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I am reading Artin's notes "Lipman's Proof of Resolution of Singularities for Surfaces" from the book "Arithmetic Geometry". I am very confused by the proof of Lemma $6.5.$ (I am formulating it below in a little bit different way than it appears in the text)

Lemma 6.5: Let $(A,\mathfrak m, k)$ be a normal complete excellent ring of dimension $2$ that defines a rational double point (rational Gorenstein singularity). Denote by $X$ the blow-up of the unique closed point in Spec $A$. Assume that the exceptional divisor $E$ is equal to $2C$, where $C$ is a line in $\mathbb P^2_k$. And let $X' \to X$ be a sequence of blow-ups in closed points $p_1, \dots, p_n$, s.t. $X'$ is regular at evert point of the strict transform $C'$, then $\Sigma_{i} [k(p_i):k]=3$.

The key step is to compute $\deg_C \mathcal O_X(-C)|_C$ (Note that $\mathcal O_X(-C)$ isn't locally free since $C$ isn't a Cartier divisor, but it is always reflexive, in particular torsion-free. Hence, $\mathcal O_C(-C)$ is always an invertible sheaf). Artin claims that it is equal to $-1$, but I don't understand his argument.

In our case, since $2C$ is isomorphic to a double line in $\mathbb P^2$, the degree is the same as for such a line, i.e., $[-C,C]=-1$.

How could one put this into a rigorous argument? It is not clear how to relate $\deg_C \mathcal O_C(-C)$ with this immersion since $\mathcal O_C(-C)^{\otimes 2} \neq \mathcal O_C(-E)$.

P.S. By a rational singularity I mean that for any normal modification $f:X \to Spec A$ we have $H^1(X,\mathcal O_X)=0$. If $A$ is also Gorenstein, it is called rational double point. The latter condition is equivalent to $\dim_k \mathfrak m/\mathfrak m^2 \leq 3$.

P.S.2. In the formulation of Lemma $E$ should be equal to a double line $2C$ with respect to the natural immersion $X \to \mathbb P^2_A$ defined by the sheaf $\mathcal O_X(-E)$.

UPD: Jason Starr mentioned in the comments that if $A$ is defined over a field $k$, then $A\cong k[[x,y,z]]/(F(x,y,z)-G(x,y,z))$, where $F$ is homogeneous quadratic polynomial and $G$ is of degree at least $3$. We can do almost the same without assuming that $A$ is defined over a field. Namely, since $A$ is a rational double point $\dim_k \mathfrak m^n/\mathfrak m^{n+1}=2n+1$. Then we have $3$ generators for $\mathfrak m$ and there is precisely one relation in degree $2$ between them in $gr_{\mathfrak m} A$. Let this relation be $F(x,y,z)=G(x,y,z)$, where $F,G\in k[T_1,T_2,T_3]$ are polynomials of degree $2$ and $3$ respectively ($F$ is also homogeneous). Since $E\cong Proj(gr_{\mathfrak m} A)$ we conclude that $E\cong V(F) \subset \mathbb P^2_k$. Taking into account that $E=2C$ we can actually choose (after a suitable linear change of coordinates) $F(T_1,T_2,T_3)=T_1^2$.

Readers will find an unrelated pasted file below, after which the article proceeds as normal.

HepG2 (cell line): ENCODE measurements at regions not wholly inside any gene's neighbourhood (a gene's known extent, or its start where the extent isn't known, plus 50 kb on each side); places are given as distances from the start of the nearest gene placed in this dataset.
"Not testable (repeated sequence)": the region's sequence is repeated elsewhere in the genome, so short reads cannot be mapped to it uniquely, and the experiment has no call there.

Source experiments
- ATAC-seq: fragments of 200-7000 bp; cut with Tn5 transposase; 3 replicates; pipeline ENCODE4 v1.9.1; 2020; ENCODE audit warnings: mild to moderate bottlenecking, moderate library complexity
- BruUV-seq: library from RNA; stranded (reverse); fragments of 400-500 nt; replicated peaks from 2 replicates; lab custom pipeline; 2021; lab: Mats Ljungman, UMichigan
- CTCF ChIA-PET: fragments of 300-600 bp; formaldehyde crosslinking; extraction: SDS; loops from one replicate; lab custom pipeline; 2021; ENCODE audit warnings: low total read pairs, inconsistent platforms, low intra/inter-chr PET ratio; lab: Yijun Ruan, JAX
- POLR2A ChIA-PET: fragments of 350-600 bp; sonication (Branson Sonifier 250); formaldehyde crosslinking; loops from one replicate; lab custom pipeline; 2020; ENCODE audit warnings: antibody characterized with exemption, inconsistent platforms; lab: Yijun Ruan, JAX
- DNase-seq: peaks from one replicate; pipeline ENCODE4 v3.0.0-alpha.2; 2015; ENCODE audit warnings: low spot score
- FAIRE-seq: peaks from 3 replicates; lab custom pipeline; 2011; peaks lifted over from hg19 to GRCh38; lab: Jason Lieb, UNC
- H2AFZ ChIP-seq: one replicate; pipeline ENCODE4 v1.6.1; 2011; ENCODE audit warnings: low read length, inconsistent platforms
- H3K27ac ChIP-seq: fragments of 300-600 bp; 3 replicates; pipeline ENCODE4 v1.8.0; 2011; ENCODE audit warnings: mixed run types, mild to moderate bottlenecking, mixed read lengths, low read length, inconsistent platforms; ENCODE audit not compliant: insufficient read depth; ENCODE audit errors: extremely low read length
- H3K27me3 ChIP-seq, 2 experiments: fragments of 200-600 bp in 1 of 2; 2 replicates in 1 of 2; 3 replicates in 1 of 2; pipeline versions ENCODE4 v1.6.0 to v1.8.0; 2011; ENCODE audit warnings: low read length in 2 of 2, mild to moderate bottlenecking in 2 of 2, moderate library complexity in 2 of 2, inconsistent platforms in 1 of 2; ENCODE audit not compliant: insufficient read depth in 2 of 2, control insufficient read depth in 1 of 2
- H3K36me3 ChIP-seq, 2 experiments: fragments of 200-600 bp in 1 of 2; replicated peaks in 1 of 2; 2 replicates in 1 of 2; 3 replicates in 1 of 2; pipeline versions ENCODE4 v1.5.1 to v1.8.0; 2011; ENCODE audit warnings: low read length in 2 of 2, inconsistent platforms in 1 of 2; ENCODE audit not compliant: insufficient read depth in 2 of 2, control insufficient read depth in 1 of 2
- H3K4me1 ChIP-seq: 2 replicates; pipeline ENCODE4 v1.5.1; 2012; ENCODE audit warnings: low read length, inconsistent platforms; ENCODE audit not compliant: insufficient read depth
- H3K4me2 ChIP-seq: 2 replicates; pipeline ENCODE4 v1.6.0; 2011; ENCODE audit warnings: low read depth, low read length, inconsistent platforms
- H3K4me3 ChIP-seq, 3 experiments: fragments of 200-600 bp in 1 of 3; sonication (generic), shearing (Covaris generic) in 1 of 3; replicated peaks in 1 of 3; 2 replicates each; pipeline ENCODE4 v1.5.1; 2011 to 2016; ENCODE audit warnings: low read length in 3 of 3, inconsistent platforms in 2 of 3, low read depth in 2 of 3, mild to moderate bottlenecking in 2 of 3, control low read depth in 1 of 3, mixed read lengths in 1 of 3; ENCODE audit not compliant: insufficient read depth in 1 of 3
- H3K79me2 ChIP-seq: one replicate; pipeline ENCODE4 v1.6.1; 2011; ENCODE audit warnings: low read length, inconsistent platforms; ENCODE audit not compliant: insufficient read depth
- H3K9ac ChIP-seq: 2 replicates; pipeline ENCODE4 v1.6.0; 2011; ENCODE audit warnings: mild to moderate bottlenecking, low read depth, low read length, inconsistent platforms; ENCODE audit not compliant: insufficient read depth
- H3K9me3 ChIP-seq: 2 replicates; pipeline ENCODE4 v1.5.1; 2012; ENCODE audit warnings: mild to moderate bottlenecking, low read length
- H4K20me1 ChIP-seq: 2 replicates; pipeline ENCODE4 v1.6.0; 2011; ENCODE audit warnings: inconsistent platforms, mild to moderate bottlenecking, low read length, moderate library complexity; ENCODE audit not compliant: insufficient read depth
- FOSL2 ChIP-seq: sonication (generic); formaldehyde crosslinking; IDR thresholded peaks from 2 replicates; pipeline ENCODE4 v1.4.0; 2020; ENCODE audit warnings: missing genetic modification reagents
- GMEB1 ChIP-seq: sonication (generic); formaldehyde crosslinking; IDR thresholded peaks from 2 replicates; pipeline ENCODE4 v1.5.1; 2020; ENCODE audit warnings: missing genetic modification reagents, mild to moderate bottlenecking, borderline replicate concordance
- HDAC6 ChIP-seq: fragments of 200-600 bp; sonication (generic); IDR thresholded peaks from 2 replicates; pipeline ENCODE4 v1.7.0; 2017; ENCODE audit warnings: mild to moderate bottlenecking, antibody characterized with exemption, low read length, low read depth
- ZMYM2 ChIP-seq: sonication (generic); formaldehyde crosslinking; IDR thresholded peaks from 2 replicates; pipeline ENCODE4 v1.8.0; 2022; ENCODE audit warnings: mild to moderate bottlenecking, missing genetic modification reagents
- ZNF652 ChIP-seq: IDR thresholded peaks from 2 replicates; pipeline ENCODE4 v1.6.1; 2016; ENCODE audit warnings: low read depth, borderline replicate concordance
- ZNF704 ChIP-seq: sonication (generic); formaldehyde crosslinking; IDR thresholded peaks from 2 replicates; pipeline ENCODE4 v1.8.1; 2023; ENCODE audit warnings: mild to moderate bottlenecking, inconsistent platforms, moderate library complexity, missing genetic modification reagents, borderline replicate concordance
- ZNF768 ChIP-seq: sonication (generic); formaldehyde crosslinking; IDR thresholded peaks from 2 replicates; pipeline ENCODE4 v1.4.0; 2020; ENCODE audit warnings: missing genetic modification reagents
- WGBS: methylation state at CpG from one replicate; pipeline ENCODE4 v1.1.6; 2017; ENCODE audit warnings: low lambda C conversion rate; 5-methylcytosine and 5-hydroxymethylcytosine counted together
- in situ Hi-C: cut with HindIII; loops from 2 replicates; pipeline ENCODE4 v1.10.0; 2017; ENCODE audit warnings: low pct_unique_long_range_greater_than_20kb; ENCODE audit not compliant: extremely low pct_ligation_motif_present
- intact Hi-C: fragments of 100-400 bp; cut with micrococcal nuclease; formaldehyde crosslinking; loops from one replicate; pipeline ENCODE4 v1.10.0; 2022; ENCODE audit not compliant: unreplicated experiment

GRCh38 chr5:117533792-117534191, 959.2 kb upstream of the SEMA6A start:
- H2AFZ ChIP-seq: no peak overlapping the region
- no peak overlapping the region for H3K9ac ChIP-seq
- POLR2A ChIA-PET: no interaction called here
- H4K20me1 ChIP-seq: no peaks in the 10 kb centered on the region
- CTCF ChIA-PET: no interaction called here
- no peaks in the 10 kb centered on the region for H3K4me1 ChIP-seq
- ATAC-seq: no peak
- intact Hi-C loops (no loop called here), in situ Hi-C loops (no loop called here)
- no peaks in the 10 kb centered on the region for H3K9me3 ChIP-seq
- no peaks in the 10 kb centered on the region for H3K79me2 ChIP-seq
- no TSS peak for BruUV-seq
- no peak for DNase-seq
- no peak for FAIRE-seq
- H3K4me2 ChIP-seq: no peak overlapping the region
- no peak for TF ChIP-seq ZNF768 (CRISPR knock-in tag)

But I still don't understand what is the connection between $\deg \mathcal O_C(-C)$ and the intersection number $[-C,C]$ inside $\mathbb P^2_k$.

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    $\begingroup$ By definition, a "double point" is a local ring whose completion $\widehat{A}$ is isomorphic to a hypersurface singularity, $k[[X_0,X_1,X_2]]/\langle F(X_0,X_1,X_2)+g\rangle$, with $F$ a nonzero homogeneous polynomial of degree $2$ and $g$ an element of $\langle X_0,X_1,X_2\rangle^3$. Thus, you can do an embedded blowing up of this hypersurface inside the blowing up at the origin of the regular ring. The exceptional divisor of the ambient blowing up, resp. the embedded resolution, is $\text{Proj}\ k[X_0,X_1,X_2]\cong \mathbb{P}^2$, resp. the zero scheme of $F$ in $\mathbb{P}^2$. $\endgroup$ – Jason Starr Nov 24 '17 at 11:20
  • $\begingroup$ . . . If $F$ is a rank $3$ quadric, then the embedded resolution is already smooth, and $A$ has an "ordinary double point". Artin's hypothesis is that $F$ equals the square of a linear polynomial, $F=\lambda H(X_0,X_1,X_2)^2$ for some nonzero $\lambda$. For the associated line $C=\text{Zero}(H)$ in the exceptional surface $E\cong \mathbb{P}^2$, the intersection $E\cap X$ equals $2C$ as Weil divisors on $X$. Also $\mathcal{O}_C(-\underline{E})$ equals $1$ since $\mathcal{O}_E(-\underline{E})$ equals $\mathbb{O}_{\mathbb{P}^2}(1)$. $\endgroup$ – Jason Starr Nov 24 '17 at 11:33